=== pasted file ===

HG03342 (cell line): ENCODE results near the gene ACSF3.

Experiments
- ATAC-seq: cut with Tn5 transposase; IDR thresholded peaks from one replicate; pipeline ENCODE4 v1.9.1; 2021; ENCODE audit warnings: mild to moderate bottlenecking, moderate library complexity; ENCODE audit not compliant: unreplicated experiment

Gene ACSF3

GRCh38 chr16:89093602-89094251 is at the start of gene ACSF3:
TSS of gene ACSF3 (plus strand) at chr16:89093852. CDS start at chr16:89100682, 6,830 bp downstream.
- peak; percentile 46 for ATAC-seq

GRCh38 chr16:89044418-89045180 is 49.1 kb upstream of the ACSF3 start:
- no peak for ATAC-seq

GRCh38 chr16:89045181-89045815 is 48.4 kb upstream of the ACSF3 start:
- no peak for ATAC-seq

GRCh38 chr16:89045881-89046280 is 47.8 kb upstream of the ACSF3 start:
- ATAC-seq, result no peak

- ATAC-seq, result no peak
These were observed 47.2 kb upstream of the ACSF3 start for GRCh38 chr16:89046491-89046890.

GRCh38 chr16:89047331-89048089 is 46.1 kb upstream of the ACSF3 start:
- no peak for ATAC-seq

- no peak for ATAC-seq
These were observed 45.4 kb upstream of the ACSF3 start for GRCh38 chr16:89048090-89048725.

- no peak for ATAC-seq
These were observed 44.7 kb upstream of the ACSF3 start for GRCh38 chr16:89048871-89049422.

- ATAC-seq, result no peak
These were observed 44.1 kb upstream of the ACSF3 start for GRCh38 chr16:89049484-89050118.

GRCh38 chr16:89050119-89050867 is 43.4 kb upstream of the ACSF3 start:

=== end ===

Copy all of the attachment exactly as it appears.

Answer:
HG03342 (cell line): ENCODE results near the gene ACSF3.

Experiments
- ATAC-seq: cut with Tn5 transposase; IDR thresholded peaks from one replicate; pipeline ENCODE4 v1.9.1; 2021; ENCODE audit warnings: mild to moderate bottlenecking, moderate library complexity; ENCODE audit not compliant: unreplicated experiment

Gene ACSF3

GRCh38 chr16:89093602-89094251 is at the start of gene ACSF3:
TSS of gene ACSF3 (plus strand) at chr16:89093852. CDS start at chr16:89100682, 6,830 bp downstream.
- peak; percentile 46 for ATAC-seq

GRCh38 chr16:89044418-89045180 is 49.1 kb upstream of the ACSF3 start:
- no peak for ATAC-seq

GRCh38 chr16:89045181-89045815 is 48.4 kb upstream of the ACSF3 start:
- no peak for ATAC-seq

GRCh38 chr16:89045881-89046280 is 47.8 kb upstream of the ACSF3 start:
- ATAC-seq, result no peak

- ATAC-seq, result no peak
These were observed 47.2 kb upstream of the ACSF3 start for GRCh38 chr16:89046491-89046890.

GRCh38 chr16:89047331-89048089 is 46.1 kb upstream of the ACSF3 start:
- no peak for ATAC-seq

- no peak for ATAC-seq
These were observed 45.4 kb upstream of the ACSF3 start for GRCh38 chr16:89048090-89048725.

- no peak for ATAC-seq
These were observed 44.7 kb upstream of the ACSF3 start for GRCh38 chr16:89048871-89049422.

- ATAC-seq, result no peak
These were observed 44.1 kb upstream of the ACSF3 start for GRCh38 chr16:89049484-89050118.

GRCh38 chr16:89050119-89050867 is 43.4 kb upstream of the ACSF3 start: